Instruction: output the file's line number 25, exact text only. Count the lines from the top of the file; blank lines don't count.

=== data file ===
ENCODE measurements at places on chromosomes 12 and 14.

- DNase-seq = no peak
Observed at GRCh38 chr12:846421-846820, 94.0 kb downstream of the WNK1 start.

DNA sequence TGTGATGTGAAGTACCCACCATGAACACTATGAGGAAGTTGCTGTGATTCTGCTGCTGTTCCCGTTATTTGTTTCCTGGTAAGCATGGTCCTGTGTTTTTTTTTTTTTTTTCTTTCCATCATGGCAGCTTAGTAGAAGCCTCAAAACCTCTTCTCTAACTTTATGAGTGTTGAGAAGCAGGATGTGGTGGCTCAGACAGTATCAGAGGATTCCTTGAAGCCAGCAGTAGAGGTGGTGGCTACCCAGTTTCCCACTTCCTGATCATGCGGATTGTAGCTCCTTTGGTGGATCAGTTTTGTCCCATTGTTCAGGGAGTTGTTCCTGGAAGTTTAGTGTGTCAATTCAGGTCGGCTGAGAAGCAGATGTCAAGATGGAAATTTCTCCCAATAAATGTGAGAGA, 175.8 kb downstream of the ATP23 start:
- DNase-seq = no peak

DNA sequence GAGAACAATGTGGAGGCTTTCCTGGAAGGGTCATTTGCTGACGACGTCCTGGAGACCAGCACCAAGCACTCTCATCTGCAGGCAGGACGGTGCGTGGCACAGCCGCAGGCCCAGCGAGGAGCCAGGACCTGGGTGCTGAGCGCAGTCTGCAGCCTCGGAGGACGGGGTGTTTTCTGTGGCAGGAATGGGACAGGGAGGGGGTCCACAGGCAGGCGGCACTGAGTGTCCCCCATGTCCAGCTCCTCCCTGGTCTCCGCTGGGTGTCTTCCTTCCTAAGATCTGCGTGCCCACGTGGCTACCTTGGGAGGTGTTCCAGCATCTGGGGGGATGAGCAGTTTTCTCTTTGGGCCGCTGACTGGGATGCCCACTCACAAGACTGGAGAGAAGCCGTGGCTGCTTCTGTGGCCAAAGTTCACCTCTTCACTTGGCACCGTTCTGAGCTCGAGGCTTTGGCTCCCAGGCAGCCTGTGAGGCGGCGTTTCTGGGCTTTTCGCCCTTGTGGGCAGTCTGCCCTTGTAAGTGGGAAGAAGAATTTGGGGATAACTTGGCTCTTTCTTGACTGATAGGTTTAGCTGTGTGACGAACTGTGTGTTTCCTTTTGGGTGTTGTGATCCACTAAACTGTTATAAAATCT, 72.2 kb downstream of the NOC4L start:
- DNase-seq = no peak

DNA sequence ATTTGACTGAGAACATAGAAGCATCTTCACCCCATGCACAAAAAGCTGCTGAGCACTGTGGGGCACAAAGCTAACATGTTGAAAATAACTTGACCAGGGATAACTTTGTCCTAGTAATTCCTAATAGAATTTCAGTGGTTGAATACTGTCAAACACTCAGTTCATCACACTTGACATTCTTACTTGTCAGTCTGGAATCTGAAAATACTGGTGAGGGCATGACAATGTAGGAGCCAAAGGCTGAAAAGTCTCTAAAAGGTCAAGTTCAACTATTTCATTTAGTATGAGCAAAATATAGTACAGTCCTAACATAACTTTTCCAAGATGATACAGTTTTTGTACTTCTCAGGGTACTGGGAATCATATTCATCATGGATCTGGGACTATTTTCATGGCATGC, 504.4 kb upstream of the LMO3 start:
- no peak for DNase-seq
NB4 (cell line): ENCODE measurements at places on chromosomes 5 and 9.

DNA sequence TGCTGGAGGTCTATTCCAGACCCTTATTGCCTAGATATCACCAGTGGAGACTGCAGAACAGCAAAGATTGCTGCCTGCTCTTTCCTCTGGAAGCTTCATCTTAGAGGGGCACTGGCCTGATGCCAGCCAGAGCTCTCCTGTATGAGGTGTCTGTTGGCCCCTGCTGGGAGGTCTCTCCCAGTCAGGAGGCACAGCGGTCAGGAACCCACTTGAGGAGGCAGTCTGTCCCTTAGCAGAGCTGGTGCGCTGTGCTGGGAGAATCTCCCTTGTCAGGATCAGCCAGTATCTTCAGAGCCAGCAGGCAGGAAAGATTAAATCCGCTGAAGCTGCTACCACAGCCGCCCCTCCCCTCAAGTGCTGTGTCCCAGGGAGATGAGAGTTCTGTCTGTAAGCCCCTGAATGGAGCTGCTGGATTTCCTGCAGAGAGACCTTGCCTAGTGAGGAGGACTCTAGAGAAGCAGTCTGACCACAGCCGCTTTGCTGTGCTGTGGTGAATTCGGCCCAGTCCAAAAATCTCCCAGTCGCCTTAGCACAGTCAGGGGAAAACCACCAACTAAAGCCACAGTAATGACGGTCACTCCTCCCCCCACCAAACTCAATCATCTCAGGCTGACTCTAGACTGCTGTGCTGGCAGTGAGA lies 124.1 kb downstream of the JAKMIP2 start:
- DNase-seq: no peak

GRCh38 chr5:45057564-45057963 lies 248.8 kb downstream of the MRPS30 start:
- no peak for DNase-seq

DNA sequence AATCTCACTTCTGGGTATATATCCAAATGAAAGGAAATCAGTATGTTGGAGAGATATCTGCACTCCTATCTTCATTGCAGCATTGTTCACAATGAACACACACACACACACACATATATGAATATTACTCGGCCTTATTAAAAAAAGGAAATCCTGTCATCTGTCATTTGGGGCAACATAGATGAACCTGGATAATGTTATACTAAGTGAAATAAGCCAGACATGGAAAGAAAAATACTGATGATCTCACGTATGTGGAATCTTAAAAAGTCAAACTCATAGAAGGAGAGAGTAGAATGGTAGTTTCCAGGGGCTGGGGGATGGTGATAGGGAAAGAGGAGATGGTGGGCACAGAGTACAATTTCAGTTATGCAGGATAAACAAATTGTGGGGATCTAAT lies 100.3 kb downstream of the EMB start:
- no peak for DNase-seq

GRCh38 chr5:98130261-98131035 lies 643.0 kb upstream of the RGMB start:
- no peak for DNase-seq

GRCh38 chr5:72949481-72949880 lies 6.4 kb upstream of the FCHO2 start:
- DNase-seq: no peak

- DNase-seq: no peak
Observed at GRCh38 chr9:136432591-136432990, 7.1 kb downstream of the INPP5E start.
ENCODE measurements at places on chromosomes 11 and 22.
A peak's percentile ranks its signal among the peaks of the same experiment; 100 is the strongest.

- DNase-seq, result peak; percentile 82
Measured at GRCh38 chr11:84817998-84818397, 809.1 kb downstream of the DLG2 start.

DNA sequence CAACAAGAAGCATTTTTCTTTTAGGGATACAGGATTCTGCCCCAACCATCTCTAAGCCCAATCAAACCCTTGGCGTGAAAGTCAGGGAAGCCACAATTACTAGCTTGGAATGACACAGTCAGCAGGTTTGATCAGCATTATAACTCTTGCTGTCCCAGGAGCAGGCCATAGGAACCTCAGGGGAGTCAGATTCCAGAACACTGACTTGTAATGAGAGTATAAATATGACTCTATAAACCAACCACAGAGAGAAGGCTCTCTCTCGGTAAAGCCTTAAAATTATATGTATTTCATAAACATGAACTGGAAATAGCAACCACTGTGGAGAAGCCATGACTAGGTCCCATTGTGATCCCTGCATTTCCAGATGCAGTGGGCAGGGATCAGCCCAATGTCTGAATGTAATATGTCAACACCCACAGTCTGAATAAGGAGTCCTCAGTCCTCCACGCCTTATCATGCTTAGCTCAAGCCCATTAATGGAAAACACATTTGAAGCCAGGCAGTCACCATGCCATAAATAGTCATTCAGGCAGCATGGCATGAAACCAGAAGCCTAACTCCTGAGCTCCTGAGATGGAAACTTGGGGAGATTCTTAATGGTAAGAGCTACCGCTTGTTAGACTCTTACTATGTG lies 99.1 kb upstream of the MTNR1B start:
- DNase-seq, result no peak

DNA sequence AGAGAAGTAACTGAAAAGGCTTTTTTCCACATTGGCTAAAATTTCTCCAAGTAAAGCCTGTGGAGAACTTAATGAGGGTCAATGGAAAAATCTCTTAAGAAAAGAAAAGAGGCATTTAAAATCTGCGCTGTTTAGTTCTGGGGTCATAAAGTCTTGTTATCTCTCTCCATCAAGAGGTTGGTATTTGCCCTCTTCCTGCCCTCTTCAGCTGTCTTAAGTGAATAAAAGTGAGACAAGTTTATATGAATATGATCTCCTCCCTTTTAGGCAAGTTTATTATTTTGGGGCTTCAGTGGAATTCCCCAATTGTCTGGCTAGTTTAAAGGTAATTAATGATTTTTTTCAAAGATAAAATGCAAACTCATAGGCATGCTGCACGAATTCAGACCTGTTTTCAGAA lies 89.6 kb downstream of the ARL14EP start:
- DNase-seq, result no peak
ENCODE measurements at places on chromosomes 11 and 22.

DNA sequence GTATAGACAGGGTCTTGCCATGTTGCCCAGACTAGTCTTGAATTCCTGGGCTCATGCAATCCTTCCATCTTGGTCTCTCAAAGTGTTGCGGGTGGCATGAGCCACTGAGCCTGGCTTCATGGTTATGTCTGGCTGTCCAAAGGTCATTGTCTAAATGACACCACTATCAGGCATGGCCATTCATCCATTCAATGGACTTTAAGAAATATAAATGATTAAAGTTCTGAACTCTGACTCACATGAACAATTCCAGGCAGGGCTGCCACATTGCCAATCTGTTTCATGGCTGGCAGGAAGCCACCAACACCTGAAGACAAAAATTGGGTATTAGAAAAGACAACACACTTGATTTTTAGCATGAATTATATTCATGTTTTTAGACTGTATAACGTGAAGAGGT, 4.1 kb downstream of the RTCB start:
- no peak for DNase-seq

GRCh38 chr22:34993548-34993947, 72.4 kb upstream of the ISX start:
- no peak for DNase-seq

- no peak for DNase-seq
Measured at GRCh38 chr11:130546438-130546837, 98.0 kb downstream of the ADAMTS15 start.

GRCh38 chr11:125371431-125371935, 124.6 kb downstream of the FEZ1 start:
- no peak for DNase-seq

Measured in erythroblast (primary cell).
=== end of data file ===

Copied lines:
- DNase-seq, result peak; percentile 82